Updated: Oct 5, 2019
Inside the minds of many in chronic pain lives a chaotic cast of characters: The brutal drill sergeant constantly barking impossible demands, the scared child throwing a tantrum because it can’t do as it wants, the grieving widow(er) missing its better half and the new sheriff in town trying to enforce unfamiliar and unwelcome laws for living.
2 - People living in chronic pain already have an overwhelming amount of mental and physical input and do not want to be told how they should feel or what they should do unless they ask!
3 - When a person realizes they will not get back to their old normal they need time to mourn the loss and to slowly shed how/what they used to be.
4 - Although mourning is critical to the healing process, many people get “stuck” in grief and are soon overtaken by depression, low self-worth, isolation and immobilization.
5 - It helps to know that chronic pain is a body-mind phenomenon intricately connected to physical and emotional trauma across one's lifetime. For example, a car accident (being hit) commonly triggers unhealed memories of trauma or abuse.
6 - Once it’s clear that the pain is chronic, people need to learn to re-calibrate the time and energy it takes to do things. They need understanding, encouragement and most especially, permission to slow down, let go and relax.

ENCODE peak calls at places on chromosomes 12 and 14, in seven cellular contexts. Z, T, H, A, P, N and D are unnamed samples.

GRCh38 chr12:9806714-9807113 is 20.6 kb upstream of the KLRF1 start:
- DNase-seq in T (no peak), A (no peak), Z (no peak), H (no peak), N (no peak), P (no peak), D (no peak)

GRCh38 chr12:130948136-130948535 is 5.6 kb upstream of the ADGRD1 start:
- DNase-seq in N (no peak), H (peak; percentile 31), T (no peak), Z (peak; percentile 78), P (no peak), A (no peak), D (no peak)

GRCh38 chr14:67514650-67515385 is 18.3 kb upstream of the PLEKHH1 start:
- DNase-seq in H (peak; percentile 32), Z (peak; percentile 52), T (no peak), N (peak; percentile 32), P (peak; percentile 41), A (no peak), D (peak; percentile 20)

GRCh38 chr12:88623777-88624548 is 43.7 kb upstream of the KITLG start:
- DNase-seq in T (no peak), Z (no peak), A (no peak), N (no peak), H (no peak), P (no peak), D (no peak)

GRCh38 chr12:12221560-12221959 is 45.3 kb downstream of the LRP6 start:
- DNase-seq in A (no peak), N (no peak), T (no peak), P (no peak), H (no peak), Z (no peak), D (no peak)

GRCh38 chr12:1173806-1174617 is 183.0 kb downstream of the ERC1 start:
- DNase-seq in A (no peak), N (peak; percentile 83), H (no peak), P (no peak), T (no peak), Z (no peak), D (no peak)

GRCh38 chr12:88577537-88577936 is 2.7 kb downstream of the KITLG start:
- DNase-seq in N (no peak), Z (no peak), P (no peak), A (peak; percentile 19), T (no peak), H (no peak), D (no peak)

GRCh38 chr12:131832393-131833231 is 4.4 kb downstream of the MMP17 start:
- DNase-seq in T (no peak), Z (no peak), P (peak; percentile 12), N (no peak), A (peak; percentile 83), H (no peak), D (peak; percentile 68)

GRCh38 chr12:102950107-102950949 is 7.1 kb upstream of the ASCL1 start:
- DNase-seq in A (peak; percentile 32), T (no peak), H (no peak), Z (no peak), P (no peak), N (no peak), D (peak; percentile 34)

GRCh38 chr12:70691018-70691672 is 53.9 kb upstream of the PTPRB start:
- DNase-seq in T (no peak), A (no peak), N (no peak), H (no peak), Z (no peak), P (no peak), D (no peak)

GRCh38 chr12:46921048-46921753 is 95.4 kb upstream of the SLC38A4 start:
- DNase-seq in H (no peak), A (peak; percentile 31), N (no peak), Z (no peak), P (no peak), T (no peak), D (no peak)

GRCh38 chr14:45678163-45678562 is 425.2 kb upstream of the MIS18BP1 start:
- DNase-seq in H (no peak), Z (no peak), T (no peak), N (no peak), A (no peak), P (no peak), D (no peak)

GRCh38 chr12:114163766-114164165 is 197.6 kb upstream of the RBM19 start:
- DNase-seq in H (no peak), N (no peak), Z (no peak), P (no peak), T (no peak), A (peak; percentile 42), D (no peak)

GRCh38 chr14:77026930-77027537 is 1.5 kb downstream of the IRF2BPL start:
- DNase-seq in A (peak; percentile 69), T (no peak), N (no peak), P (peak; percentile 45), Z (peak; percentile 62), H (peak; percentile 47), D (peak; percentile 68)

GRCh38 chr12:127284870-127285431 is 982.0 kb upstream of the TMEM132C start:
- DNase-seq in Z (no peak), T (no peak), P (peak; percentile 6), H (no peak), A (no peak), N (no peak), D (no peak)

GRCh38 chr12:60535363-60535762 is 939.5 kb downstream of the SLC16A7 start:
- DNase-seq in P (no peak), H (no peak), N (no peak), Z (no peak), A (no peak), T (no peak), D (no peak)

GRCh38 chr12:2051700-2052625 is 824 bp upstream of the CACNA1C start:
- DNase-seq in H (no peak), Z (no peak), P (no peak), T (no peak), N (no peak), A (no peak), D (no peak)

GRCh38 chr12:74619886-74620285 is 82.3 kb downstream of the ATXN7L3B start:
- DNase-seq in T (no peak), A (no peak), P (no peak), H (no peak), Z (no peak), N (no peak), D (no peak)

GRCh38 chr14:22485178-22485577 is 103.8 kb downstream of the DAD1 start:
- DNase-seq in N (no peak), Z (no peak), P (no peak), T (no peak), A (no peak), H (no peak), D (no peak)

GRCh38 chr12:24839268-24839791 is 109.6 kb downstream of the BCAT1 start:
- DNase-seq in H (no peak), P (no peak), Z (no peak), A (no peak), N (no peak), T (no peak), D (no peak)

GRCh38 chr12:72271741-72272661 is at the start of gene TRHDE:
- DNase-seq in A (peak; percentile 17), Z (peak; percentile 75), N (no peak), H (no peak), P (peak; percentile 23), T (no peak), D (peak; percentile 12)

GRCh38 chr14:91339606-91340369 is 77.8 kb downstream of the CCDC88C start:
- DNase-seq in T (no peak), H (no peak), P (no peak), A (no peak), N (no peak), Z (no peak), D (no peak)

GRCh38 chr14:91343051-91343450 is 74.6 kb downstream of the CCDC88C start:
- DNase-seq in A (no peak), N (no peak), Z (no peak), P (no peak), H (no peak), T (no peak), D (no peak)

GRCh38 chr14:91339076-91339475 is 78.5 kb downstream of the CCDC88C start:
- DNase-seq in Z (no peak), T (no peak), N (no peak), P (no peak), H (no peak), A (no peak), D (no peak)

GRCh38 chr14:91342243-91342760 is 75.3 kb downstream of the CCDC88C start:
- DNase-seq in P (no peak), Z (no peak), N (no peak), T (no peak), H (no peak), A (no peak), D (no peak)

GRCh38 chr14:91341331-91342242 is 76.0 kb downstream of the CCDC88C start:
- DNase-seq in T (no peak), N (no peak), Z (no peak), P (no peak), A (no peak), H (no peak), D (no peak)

7 - Planning social outings and RSVPs can become a crap-shoot because it isn’t possible to predict flare-ups, migraines or other very real reasons for not showing up. Be cool if they don’t show up and don't press for why. They already feel badly about thinking they let you down.
8 - Never give up on inviting them to social outings. Scientific studies underscore the importance of a social support system to prevent isolation, depression and dependence on painkillers and/or alcohol.
9- One of the most maddening things people living in chronic pain hear is, “You can’t tell there’s anything the matter with you” or “But you look fine.” Most don’t want to be pitied…they just want to be truly seen and validated.
10 - Chronic pain requires an increased need for nurturing. Those dealing with it may not have learned how to humbly ask for help or how to gracefully receive it.
11 - Stress in any form (even positive: e.g. events/holidays) can create flare-ups.
12 - Good days are like an oasis. People with chronic pain may push to do too much and suffer several very bad days as a result.
13 - Balancing others’ expectations with the limitations of chronic pain is frustrating but managing one’s own expectations without feeling like a loser is often far, far more challenging.
14 - Once the new normal takes place, people with chronic pain need a 360 degree level of support: mental, emotional, physical. This level of support can strain marital, personal and financial relationships.
Pain is a tough teacher - she gives the test first and the lessons afterwards. But pain is unavoidable and as they say, "Getting old ain't for sissies." Whether we have chronic pain or not, if we live long enough we will need to break open to the lessons she teaches us; compassion towards ourselves and others. We learn to surrender and how to truly give and receive love...starting with ourselves first!.